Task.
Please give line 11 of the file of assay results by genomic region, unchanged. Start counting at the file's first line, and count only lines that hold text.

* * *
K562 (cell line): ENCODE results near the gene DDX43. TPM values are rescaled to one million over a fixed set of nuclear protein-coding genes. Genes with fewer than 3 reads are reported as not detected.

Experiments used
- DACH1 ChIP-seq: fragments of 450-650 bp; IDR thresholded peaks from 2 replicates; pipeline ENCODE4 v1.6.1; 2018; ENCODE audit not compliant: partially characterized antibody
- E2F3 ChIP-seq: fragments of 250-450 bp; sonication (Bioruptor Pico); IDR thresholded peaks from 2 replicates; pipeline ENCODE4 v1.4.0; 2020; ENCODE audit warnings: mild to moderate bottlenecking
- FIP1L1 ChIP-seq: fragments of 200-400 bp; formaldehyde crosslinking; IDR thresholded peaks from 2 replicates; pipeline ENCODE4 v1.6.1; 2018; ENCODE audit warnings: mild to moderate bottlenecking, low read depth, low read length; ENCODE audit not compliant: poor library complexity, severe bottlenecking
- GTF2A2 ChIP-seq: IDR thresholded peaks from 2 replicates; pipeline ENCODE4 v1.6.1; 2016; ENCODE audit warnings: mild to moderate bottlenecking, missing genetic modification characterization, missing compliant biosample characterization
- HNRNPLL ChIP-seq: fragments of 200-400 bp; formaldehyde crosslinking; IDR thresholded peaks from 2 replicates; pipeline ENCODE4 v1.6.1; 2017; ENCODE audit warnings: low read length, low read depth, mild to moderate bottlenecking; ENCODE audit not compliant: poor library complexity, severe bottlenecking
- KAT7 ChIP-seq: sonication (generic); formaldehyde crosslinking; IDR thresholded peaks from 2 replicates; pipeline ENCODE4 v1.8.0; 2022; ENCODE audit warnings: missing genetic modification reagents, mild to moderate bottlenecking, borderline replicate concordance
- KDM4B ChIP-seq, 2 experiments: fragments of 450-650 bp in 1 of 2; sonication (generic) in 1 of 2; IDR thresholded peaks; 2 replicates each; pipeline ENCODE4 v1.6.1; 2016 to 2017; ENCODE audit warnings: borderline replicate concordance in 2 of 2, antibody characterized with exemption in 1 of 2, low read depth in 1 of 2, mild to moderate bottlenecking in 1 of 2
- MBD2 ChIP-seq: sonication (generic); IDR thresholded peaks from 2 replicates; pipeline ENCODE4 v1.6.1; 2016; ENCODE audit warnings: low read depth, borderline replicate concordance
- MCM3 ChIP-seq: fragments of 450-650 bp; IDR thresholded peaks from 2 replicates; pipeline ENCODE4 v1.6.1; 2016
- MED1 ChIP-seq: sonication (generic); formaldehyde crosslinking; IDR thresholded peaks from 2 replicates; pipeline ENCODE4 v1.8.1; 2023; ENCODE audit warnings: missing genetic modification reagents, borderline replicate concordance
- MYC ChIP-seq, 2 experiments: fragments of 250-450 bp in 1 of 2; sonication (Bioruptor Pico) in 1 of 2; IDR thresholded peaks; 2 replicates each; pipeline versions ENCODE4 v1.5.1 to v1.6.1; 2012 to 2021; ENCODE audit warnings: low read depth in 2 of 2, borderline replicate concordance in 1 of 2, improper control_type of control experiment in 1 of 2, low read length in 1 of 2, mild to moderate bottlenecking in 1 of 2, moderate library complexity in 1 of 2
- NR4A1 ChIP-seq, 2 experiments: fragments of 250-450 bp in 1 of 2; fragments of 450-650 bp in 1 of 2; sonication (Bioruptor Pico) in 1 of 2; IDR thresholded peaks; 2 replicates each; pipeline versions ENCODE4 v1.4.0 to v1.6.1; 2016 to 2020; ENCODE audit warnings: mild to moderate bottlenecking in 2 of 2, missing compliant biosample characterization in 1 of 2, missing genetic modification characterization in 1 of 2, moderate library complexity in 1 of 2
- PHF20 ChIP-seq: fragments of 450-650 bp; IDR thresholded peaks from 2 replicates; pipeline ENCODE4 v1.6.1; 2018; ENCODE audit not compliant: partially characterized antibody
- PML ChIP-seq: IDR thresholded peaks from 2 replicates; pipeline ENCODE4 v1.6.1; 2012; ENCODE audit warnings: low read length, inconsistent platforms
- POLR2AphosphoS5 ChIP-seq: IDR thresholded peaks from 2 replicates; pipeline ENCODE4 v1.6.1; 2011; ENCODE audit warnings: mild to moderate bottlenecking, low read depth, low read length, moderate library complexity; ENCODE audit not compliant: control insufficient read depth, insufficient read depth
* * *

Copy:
- MCM3 ChIP-seq: fragments of 450-650 bp; IDR thresholded peaks from 2 replicates; pipeline ENCODE4 v1.6.1; 2016